Why Heavy-Hearted Rublev Is As Motivated As Ever
Nobody on the ATP Tour is hotter than Andrey Rublev. With his Erste Bank Open triumph on Sunday, the Russian lifted a Tour-leading fifth title in 2020 and he is now tied with World No. 1 Novak Djokovic for the most victories this season with 39.
Judging by his on-court efforts, you’d never know he’s playing with a heavy heart. Last month, his grandmother passed away.
"This tournament is really special for me because my grandma was also Austrian, so I have Austrian blood," Rublev said during the trophy ceremony. "It's a really special title for me."
Rublev spent a lot of time living with his grandparents growing up, especially during his school years. His grandmother was one of the most important people in his life.
“The school was right next to the house of my grandparents. I was always living with them,” Rublev said. “Grandpa was always driving me to tennis practice and then my mom was coaching me during the tennis practices. Then grandpa was driving me back home and grandma was always preparing the food, doing homework with me. She was one of the main people in my life.”
Rublev was born in Russia and his grandmother moved out of Austria when she was young. But his family connection, especially given her recent passing, made triumphing in Vienna even more special.
“We were thinking to [get] Austrian passports, but when we realised I am able to do it, it was too late, 20 years later, something like that,” Rublev said, cracking a laugh. “In the end it’s nice because my grandma has a sister and they are living in Vienna. It’s a nice story.”
It’s extra motivation for Rublev, who has enjoyed the best season of his career. The 23-year-old began the year with two ATP Tour titles and now he has seven. With his Vienna victory, he guaranteed himself a spot at the Nitto ATP Finals, to take place from 15-22 November at The O2 in London.
“Of course I would not believe it [at the beginning of the season], but in the end it happened and I’m really grateful for that,” Rublev said. “I’m really grateful to all the people who are around me, to my team, all my friends who are always surrounding me because at the end they make me who I am and without them for sure I would not be able to do it.”
The World No. 8 is the fifth Russian singles player to qualify for the Nitto ATP Finals in the event’s 50-year history.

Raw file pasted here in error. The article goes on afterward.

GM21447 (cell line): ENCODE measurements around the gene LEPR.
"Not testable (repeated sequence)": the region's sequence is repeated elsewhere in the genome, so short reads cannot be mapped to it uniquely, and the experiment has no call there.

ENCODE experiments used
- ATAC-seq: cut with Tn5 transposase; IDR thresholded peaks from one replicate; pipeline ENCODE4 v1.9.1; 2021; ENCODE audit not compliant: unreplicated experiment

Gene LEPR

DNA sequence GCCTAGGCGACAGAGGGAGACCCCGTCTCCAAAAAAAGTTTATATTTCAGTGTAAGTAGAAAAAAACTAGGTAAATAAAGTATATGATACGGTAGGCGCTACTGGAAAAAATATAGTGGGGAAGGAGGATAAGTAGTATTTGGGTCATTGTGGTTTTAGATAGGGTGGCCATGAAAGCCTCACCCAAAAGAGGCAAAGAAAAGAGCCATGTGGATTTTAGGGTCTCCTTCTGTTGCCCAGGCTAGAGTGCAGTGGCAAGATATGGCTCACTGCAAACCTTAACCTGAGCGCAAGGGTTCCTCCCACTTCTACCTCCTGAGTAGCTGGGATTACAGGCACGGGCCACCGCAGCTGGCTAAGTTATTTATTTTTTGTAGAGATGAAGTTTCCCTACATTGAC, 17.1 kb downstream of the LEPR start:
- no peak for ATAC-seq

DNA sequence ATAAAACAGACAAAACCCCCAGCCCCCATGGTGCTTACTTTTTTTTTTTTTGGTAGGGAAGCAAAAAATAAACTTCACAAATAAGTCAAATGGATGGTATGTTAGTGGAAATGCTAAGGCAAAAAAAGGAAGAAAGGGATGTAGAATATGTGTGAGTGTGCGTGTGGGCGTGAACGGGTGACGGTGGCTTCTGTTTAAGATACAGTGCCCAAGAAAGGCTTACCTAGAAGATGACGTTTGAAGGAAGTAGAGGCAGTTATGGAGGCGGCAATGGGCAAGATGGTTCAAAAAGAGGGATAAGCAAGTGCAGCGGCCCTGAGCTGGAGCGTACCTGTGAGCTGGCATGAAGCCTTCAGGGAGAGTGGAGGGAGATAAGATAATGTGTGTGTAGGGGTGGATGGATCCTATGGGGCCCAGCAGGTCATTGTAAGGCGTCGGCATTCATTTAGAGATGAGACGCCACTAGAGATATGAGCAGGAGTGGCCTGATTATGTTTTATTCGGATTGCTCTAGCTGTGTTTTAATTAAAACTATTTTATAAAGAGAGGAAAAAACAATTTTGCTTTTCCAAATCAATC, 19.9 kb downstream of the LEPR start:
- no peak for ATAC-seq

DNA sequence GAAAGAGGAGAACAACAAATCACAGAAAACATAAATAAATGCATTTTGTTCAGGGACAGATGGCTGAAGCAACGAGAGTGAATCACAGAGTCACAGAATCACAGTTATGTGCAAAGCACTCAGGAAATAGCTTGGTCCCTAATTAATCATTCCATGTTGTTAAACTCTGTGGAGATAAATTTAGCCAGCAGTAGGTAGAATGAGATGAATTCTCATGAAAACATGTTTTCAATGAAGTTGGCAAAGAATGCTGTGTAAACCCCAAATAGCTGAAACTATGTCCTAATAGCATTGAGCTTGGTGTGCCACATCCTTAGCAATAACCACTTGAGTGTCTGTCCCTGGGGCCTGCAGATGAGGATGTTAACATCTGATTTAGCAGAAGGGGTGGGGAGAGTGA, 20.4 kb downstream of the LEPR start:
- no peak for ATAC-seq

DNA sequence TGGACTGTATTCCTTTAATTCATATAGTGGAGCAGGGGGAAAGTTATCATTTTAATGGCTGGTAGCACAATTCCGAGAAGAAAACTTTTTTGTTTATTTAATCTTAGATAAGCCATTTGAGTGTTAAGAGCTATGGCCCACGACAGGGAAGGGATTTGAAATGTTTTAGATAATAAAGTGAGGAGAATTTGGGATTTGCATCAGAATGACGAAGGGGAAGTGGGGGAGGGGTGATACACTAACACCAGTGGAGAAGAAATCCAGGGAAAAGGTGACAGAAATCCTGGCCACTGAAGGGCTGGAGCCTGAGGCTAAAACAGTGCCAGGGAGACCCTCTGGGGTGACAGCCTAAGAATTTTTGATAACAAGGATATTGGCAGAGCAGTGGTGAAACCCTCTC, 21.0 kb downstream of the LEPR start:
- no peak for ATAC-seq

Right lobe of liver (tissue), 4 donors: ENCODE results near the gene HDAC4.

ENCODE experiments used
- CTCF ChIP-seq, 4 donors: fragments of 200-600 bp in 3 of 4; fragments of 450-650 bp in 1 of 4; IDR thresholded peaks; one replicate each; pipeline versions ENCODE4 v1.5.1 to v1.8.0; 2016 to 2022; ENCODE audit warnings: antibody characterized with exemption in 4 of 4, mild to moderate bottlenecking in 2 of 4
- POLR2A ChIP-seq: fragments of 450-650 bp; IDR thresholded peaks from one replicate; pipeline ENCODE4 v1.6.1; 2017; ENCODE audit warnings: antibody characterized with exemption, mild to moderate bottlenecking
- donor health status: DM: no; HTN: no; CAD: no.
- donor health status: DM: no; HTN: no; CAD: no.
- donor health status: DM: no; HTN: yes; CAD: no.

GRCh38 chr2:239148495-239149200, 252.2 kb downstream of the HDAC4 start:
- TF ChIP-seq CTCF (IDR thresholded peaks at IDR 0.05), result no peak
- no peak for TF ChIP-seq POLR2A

“I’m happy that I will compete in London for the first time. I’m really looking forward [to it],” Rublev said. “There are still so many things I need to improve and it’s going to be a really good challenge for me to see what exactly I need to improve to be at that level, to be able to compete against the top eight players. It’s going to be a great experience for me.”
Rublev has shown he belongs amongst the sport’s elite this season. Just this week, the Russian defeated World No. 3 Dominic Thiem in straight sets at the Austrian’s home event. While he has big dreams like many players, Rublev won’t stray from the formula that has gotten him this far.
“Of course I think for all of us the goal is to be No. 1, to try to win Grand Slams,” Rublev said. “But of course I try to be realistic and now the main thing for me if I want to be a better player is to improve the things I am missing, [the things] that I can do better and I should do better. If I want to be on the next level, I need to improve them.”
The right-hander consistently speaks more about how much he needs to improve compared to discussing the success he is having. Rublev knows that to stay at this level and continue ascending the FedEx ATP Rankings, he cannot rest on his laurels.
“I’m not expecting nothing. I just want to do my job as best as I can, to enjoy tennis, because this is what I really love,” Rublev said. “Of course these results give me confidence that I’m on the right [path], that I’m doing more or less the right things. Of course I can do better and I should do better, but it gives me confidence that me and my team and my friends are moving in the right direction. We’ll see what’s going to happen next. I’m really looking forward [to it].”